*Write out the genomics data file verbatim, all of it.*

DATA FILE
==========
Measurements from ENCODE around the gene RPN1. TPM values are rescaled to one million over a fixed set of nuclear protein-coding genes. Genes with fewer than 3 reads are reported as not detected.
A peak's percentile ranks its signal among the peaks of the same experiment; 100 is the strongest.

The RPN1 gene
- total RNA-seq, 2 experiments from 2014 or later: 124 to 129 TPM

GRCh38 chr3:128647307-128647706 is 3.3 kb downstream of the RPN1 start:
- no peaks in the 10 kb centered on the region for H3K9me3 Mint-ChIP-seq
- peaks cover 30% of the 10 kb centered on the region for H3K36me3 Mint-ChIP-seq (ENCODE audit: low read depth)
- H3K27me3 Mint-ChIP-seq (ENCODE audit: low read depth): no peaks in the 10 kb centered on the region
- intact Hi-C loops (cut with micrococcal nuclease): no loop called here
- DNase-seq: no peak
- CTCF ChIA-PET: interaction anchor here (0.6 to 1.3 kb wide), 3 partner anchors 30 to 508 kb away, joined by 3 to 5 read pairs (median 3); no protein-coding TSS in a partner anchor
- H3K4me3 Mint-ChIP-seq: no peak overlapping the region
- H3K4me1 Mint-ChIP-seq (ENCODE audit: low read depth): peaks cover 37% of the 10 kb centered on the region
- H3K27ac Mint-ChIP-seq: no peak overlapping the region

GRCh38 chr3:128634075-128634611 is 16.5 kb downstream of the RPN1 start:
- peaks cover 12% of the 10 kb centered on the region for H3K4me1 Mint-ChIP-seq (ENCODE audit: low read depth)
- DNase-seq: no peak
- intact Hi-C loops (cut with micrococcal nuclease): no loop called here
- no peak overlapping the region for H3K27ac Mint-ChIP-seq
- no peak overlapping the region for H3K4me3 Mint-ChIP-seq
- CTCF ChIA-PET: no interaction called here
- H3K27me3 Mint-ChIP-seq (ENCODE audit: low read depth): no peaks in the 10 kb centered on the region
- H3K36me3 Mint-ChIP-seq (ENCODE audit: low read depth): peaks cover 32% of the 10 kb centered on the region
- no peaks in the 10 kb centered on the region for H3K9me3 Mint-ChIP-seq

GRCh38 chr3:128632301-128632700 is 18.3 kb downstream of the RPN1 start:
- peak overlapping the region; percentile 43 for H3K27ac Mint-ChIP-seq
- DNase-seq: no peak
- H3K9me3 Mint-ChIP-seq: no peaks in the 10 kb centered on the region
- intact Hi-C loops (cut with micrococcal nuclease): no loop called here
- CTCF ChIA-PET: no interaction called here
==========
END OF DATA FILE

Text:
Measurements from ENCODE around the gene RPN1. TPM values are rescaled to one million over a fixed set of nuclear protein-coding genes. Genes with fewer than 3 reads are reported as not detected.
A peak's percentile ranks its signal among the peaks of the same experiment; 100 is the strongest.

The RPN1 gene
- total RNA-seq, 2 experiments from 2014 or later: 124 to 129 TPM

GRCh38 chr3:128647307-128647706 is 3.3 kb downstream of the RPN1 start:
- no peaks in the 10 kb centered on the region for H3K9me3 Mint-ChIP-seq
- peaks cover 30% of the 10 kb centered on the region for H3K36me3 Mint-ChIP-seq (ENCODE audit: low read depth)
- H3K27me3 Mint-ChIP-seq (ENCODE audit: low read depth): no peaks in the 10 kb centered on the region
- intact Hi-C loops (cut with micrococcal nuclease): no loop called here
- DNase-seq: no peak
- CTCF ChIA-PET: interaction anchor here (0.6 to 1.3 kb wide), 3 partner anchors 30 to 508 kb away, joined by 3 to 5 read pairs (median 3); no protein-coding TSS in a partner anchor
- H3K4me3 Mint-ChIP-seq: no peak overlapping the region
- H3K4me1 Mint-ChIP-seq (ENCODE audit: low read depth): peaks cover 37% of the 10 kb centered on the region
- H3K27ac Mint-ChIP-seq: no peak overlapping the region

GRCh38 chr3:128634075-128634611 is 16.5 kb downstream of the RPN1 start:
- peaks cover 12% of the 10 kb centered on the region for H3K4me1 Mint-ChIP-seq (ENCODE audit: low read depth)
- DNase-seq: no peak
- intact Hi-C loops (cut with micrococcal nuclease): no loop called here
- no peak overlapping the region for H3K27ac Mint-ChIP-seq
- no peak overlapping the region for H3K4me3 Mint-ChIP-seq
- CTCF ChIA-PET: no interaction called here
- H3K27me3 Mint-ChIP-seq (ENCODE audit: low read depth): no peaks in the 10 kb centered on the region
- H3K36me3 Mint-ChIP-seq (ENCODE audit: low read depth): peaks cover 32% of the 10 kb centered on the region
- no peaks in the 10 kb centered on the region for H3K9me3 Mint-ChIP-seq

GRCh38 chr3:128632301-128632700 is 18.3 kb downstream of the RPN1 start:
- peak overlapping the region; percentile 43 for H3K27ac Mint-ChIP-seq
- DNase-seq: no peak
- H3K9me3 Mint-ChIP-seq: no peaks in the 10 kb centered on the region
- intact Hi-C loops (cut with micrococcal nuclease): no loop called here
- CTCF ChIA-PET: no interaction called here